Rosemary sat back onto the bench, “Not a nice thing to call anyone. People can be so cruel.”
“Tell me about it. Stuck with me for life now.”
Rosemary looked the young woman in the eyes, “Nothing is forever. You just have to be the one to make the changes. Like that pregnancy test in your pocket. Your life can head off in two very different ways. And it’s all down to the results of that little piece of plastic. When are you gonna take it?”
Jenny pulled the test out of her pocket and examined the packaging, “Was thinking of trying to find somewhere right now.”
Rosemary glanced behind the bench they were sitting on, “Why don’t you go back there? Pull your knickers down and get pissing. Only takes a second, and I’ll keep a look out for you.”
The offer was definitely tempting.
It wasn’t long until Jenny was squatting behind the bench. Her soiled knickers and jeans were wrapped around her ankles. And she was having considerable trouble trying to balance the test underneath her body. While the urge to pee wasn’t coming naturally to her, “Why can’t I ever piss when I need to. This is a fucking joke.”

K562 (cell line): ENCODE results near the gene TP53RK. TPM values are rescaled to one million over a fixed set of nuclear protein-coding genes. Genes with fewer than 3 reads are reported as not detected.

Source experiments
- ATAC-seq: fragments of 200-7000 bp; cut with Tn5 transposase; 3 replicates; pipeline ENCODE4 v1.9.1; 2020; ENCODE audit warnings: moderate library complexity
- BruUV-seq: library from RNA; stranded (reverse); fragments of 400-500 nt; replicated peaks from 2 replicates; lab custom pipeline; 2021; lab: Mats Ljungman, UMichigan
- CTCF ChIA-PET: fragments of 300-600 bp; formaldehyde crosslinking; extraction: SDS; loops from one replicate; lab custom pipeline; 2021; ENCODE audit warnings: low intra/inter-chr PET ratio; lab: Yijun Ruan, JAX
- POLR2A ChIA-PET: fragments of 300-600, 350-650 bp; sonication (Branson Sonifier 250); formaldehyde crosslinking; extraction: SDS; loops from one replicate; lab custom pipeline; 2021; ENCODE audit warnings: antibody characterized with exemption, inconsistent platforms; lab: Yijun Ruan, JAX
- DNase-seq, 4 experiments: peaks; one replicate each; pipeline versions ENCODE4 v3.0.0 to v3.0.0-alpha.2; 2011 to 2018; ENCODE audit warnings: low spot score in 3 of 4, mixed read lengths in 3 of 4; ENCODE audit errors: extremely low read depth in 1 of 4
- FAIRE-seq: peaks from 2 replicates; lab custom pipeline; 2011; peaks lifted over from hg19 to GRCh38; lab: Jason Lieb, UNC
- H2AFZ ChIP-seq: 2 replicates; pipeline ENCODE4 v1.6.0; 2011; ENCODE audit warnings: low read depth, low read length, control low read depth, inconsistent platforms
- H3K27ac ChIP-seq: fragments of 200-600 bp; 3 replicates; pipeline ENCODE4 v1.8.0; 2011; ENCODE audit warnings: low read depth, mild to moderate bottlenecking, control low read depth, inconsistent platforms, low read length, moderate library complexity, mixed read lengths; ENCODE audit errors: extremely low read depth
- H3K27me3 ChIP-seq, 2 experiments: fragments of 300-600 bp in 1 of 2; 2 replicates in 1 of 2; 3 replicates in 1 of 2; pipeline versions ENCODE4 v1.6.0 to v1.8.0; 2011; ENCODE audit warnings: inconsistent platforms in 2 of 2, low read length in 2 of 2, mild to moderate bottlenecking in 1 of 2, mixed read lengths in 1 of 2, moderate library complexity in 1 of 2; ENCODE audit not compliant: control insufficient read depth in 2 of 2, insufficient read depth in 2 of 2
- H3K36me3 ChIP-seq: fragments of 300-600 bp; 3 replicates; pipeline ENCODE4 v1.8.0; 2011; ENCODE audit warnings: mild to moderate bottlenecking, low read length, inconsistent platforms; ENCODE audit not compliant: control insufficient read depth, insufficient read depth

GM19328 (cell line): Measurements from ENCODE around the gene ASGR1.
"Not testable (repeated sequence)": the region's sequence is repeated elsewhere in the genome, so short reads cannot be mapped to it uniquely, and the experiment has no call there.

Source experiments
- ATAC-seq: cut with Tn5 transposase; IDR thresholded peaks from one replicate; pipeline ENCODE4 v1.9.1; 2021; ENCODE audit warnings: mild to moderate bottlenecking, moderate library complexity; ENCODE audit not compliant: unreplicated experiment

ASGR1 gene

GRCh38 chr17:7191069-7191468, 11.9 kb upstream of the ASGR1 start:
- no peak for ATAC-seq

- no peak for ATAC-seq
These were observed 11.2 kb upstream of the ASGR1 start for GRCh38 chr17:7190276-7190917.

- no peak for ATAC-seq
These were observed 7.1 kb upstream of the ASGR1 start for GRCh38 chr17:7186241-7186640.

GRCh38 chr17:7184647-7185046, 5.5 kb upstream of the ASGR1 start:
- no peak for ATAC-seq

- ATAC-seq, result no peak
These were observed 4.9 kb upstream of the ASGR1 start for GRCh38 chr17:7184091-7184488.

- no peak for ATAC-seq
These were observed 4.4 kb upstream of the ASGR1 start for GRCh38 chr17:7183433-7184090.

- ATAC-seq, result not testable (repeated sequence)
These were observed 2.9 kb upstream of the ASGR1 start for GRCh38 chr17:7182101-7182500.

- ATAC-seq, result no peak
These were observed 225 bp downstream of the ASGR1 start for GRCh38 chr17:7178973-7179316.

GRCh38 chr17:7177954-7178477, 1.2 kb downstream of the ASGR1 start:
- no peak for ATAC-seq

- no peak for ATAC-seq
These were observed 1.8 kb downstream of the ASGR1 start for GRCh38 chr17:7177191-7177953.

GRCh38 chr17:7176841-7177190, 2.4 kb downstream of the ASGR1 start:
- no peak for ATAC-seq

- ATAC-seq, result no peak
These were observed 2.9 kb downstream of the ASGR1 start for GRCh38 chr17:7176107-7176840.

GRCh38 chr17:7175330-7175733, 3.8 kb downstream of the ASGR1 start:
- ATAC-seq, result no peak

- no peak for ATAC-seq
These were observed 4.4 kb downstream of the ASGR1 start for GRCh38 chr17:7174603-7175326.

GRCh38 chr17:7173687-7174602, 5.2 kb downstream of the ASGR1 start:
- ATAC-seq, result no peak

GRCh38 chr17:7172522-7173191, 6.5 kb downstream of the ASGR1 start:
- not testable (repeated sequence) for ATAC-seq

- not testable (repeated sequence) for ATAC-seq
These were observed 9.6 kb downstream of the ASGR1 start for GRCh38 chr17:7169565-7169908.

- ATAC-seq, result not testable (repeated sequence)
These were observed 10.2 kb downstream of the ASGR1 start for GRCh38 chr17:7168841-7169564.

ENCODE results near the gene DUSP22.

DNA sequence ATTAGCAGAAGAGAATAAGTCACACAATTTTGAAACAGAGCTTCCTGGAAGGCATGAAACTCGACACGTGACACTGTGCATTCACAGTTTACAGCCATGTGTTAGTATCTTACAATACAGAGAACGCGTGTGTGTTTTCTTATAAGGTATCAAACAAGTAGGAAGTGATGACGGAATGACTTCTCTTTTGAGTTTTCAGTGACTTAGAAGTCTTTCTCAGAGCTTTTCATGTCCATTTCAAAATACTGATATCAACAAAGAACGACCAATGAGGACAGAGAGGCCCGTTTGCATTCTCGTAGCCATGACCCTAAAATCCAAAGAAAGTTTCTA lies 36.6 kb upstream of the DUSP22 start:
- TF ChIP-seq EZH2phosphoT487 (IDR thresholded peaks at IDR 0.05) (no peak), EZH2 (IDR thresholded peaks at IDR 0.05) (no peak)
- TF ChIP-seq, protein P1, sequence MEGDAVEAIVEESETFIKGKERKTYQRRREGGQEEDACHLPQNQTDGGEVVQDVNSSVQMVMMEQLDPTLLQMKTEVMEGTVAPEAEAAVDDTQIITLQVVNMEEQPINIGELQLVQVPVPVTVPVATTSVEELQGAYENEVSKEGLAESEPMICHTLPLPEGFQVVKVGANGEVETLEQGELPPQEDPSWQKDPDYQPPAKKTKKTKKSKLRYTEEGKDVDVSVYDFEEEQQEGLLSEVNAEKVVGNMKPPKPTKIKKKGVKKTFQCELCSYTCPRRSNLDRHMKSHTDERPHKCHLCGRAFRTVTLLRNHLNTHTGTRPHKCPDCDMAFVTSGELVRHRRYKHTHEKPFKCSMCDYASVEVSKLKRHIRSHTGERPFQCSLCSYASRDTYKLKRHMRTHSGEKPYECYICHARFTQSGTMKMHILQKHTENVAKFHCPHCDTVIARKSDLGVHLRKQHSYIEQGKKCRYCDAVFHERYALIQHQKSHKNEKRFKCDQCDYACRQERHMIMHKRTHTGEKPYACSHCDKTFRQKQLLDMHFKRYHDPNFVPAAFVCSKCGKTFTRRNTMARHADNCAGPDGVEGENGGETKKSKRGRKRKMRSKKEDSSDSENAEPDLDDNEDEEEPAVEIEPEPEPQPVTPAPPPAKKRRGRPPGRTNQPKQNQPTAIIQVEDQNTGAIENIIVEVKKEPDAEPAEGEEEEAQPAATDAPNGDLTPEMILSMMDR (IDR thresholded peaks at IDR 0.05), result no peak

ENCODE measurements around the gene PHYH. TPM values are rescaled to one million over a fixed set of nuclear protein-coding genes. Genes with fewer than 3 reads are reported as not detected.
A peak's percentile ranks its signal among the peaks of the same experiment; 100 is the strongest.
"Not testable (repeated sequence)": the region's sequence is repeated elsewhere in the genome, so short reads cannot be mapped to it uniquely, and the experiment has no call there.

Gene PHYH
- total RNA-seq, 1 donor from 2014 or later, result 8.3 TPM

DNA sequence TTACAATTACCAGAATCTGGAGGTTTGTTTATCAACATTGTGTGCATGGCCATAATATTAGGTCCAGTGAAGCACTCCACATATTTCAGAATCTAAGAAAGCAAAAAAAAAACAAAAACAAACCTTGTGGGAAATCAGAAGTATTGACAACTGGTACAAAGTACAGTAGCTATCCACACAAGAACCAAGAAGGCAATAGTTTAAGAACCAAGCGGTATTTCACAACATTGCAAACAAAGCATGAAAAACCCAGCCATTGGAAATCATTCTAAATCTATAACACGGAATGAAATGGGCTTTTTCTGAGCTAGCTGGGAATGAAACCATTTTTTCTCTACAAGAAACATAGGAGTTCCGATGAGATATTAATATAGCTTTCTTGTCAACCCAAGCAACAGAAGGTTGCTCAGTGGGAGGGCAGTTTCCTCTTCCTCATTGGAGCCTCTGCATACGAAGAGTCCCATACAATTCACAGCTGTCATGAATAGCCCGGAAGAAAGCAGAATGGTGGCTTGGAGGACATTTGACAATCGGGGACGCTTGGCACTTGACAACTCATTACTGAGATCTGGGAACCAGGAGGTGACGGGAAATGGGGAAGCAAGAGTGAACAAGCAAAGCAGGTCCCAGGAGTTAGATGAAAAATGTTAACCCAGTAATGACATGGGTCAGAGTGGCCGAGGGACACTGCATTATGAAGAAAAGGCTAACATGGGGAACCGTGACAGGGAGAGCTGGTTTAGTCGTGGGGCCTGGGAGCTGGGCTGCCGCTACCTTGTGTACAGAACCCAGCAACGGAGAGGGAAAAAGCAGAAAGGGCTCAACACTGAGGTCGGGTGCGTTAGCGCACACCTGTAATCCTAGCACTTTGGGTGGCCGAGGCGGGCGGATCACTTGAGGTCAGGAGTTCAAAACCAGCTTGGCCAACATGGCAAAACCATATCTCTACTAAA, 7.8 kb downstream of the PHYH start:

Rosemary pulled a small bottle of water from her bag and began to pour it out onto the ground in front of Jenny, “This might help you.”
Jenny concentrated on the running water, and thankfully it had the desired effect. The urine began to flow freely, and soon her little plastic stick was covered in a liberal layer of yellow fluid, “Thank fuck for that. Fucking knees are killing me.”
Rosemary smiled, “Welcome to my world, dear.”
“Hold this for a sec,” Jenny handed her pissy plastic stick to the surprised old lady.
Rosemary grabbed it without thinking. She put it down on the bench and shook the excess fluid off her damp fingers, “You saturated the poor thing. Thought you only needed a dribble to make it work.”